It's Mrs. TD's birthday... so happy birthday to Mrs. TD!
The White House is "optimistic" the President can bounce back from
the biggest opportunity for genuine positive transformation in American history flushed down the toilet in order to give us Mitt Romney/Newt Gingrich's Frankenstein monster of propping up health insurers by giving them public money "health care reform" and difficulties over the troubled roll-out thereof. Did we mention Michele O's college classmate Toni, an executive at the company involved in said roll-out? [The evidence is somewhat dubious here, actually... and as a college classmate of Mr. Obama myself, I can safely say that such a "relationship," by itself, is hardly evidence of much of anything... and let's face it... had "healthcare.gov" been a project of the NSA, you can be damned sure it would have had all possible money and resources thrown at it.]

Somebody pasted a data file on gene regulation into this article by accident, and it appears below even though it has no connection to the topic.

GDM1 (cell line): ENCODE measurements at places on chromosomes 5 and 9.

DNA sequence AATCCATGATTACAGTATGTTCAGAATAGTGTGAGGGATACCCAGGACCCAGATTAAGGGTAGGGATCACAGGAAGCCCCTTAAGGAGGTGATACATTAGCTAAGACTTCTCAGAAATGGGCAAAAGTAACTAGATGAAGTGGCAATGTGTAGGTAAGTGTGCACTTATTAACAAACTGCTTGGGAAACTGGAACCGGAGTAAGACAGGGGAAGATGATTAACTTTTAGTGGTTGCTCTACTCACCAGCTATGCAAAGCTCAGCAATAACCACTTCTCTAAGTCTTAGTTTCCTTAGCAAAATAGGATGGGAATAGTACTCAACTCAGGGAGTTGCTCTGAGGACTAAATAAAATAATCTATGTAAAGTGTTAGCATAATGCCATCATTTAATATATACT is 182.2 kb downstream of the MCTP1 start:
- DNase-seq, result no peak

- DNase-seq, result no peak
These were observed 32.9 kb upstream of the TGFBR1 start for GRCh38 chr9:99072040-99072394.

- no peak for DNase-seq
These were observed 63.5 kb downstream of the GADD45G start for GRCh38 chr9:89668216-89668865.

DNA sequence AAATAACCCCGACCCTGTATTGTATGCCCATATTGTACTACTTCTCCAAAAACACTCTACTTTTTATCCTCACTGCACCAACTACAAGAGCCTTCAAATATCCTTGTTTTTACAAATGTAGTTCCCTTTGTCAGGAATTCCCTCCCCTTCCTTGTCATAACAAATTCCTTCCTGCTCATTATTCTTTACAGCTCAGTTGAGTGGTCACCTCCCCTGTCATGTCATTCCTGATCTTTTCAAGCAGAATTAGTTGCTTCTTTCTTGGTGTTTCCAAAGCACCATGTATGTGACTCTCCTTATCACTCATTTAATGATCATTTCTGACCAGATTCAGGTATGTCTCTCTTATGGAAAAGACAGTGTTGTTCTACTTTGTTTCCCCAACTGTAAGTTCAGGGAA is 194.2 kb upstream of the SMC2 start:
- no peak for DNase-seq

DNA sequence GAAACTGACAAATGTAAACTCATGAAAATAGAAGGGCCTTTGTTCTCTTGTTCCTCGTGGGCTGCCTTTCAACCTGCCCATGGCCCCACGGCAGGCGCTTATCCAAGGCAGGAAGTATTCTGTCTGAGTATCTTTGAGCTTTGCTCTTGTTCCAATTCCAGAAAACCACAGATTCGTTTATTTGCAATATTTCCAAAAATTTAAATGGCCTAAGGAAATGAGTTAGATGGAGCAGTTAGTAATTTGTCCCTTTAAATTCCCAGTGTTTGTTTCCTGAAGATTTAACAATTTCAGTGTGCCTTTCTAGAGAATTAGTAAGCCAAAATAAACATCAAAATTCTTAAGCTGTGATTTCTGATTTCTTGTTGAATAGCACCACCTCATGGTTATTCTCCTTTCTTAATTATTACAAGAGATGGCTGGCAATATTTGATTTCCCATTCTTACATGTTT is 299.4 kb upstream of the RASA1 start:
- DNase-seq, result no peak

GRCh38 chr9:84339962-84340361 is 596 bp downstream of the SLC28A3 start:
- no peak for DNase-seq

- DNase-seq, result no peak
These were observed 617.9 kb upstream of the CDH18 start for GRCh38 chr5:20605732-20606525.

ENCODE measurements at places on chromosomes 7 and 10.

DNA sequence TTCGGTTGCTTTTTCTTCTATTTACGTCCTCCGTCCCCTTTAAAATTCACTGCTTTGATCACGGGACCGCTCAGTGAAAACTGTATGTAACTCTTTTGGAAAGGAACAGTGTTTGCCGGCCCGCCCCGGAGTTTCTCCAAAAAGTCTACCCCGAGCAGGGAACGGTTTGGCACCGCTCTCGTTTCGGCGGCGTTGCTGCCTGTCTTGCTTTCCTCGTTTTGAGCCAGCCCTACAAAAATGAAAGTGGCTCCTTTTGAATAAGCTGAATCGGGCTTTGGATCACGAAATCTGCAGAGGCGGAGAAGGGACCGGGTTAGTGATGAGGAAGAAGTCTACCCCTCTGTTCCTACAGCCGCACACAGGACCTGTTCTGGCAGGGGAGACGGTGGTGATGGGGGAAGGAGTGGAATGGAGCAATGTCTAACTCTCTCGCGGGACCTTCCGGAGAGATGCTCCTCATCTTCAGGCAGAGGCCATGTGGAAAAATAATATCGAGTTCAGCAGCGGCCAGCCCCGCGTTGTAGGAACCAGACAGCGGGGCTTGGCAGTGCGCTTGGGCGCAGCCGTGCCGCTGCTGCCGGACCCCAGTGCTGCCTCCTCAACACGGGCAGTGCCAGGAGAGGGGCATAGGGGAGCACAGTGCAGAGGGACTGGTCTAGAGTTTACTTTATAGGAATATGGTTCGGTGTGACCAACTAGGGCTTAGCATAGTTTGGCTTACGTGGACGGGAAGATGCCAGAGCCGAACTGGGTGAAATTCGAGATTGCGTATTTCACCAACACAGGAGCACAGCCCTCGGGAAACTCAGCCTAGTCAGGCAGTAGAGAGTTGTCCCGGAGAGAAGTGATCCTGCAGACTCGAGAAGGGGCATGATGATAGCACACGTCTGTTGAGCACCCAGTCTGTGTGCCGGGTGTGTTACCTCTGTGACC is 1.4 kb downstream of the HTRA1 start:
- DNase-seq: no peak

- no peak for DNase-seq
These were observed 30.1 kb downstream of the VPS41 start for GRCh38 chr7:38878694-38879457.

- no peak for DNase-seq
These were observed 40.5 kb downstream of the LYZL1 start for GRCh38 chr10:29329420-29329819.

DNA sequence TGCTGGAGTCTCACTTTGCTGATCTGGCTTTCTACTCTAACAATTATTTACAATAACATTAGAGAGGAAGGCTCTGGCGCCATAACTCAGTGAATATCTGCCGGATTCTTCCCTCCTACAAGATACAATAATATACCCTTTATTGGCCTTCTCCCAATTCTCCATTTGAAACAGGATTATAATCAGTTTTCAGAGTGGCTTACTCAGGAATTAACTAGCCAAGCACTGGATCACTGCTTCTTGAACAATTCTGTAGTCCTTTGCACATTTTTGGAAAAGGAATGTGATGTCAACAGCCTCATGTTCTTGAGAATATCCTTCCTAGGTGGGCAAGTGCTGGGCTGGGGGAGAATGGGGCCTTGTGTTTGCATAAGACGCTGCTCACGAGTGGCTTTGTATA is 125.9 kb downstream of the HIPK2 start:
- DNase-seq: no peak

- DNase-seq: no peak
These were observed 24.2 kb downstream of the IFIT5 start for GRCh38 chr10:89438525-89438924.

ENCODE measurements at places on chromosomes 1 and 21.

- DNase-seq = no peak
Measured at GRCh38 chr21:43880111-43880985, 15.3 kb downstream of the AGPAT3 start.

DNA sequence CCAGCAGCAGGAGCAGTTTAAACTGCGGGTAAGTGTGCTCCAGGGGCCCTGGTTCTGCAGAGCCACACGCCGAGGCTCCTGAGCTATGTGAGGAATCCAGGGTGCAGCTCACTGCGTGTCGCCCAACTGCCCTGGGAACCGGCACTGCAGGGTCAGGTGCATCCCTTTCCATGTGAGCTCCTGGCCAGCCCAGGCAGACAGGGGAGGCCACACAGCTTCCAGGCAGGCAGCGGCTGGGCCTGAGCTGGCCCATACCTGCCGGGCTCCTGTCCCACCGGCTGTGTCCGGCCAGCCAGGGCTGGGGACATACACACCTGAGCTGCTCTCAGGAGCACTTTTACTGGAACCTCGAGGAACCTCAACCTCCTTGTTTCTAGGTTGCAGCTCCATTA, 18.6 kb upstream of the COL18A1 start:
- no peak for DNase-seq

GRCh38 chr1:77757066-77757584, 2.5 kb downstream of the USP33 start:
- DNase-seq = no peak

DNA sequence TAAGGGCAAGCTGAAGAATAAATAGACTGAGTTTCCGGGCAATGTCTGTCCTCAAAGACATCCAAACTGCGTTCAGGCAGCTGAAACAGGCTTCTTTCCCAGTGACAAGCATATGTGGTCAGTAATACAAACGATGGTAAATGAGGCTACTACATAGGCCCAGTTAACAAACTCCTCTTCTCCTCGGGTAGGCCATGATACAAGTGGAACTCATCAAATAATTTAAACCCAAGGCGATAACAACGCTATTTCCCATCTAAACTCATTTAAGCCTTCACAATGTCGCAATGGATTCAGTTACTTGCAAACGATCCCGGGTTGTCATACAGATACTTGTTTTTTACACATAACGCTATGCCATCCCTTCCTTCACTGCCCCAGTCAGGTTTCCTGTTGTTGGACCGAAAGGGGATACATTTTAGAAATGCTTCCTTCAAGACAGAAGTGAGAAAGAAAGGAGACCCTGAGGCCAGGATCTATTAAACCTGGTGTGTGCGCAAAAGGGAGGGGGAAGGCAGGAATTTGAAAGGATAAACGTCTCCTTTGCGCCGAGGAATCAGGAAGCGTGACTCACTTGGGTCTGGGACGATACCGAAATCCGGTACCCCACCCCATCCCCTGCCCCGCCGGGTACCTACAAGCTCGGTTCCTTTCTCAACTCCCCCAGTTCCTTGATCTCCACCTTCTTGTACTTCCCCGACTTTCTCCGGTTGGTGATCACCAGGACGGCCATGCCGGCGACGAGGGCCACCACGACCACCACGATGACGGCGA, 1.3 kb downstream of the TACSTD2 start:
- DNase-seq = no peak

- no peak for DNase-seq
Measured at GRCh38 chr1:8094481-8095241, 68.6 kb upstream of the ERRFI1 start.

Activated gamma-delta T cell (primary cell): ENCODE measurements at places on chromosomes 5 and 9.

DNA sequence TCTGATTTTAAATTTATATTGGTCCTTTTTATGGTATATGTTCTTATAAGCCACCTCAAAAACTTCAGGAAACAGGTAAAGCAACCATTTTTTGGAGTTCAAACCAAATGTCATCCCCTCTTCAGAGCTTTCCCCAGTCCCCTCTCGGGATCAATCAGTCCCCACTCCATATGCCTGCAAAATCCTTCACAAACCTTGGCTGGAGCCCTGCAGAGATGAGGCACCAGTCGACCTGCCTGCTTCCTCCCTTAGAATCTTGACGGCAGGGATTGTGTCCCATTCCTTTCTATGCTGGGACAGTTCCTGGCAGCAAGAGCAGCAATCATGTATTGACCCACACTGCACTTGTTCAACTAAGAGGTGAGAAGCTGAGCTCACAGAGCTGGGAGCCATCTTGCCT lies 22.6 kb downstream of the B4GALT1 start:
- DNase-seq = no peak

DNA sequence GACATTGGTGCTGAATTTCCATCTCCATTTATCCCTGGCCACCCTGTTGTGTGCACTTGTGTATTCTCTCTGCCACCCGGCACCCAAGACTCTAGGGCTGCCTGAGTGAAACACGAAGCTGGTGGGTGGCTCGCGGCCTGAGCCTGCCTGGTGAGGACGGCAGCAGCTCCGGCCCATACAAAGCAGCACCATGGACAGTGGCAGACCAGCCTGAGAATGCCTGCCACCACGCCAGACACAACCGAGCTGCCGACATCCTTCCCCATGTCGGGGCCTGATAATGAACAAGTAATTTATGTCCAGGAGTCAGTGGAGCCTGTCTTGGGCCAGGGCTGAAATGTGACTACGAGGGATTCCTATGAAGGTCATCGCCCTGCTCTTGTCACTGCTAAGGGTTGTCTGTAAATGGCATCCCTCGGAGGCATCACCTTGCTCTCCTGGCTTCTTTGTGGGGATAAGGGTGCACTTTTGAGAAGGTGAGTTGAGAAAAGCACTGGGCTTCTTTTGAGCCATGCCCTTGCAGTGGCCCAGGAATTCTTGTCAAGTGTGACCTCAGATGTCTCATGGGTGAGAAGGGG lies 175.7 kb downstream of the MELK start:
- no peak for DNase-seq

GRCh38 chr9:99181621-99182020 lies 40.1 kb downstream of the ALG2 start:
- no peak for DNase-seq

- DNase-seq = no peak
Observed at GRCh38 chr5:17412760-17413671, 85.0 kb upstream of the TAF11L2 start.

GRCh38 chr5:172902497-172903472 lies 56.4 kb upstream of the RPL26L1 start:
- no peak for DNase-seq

Filipinos in the city of Tacloban aren't so optimistic about much of anything, as even the grim task of burying the dead as a result of the recent typhoon is proving overwhelming. All we can do from the other side of the world is watch, weep, and maybe contribute to our favorite international aid organization... but sadly, much of this is just beyond anyone's control.
As awful as the devastation of the ever-more "super-storms" is (and as, it seems, even Exxon Mobil, the Koch Bros., etc., don't even have the energy to put out quite as much global-warming-denial propaganda as they used to... or so it seems to me, anyway...) even if the host-city of UN climate change talks is also the host city for Big Coal's meeting... how convenient is that?
Say... where was I...?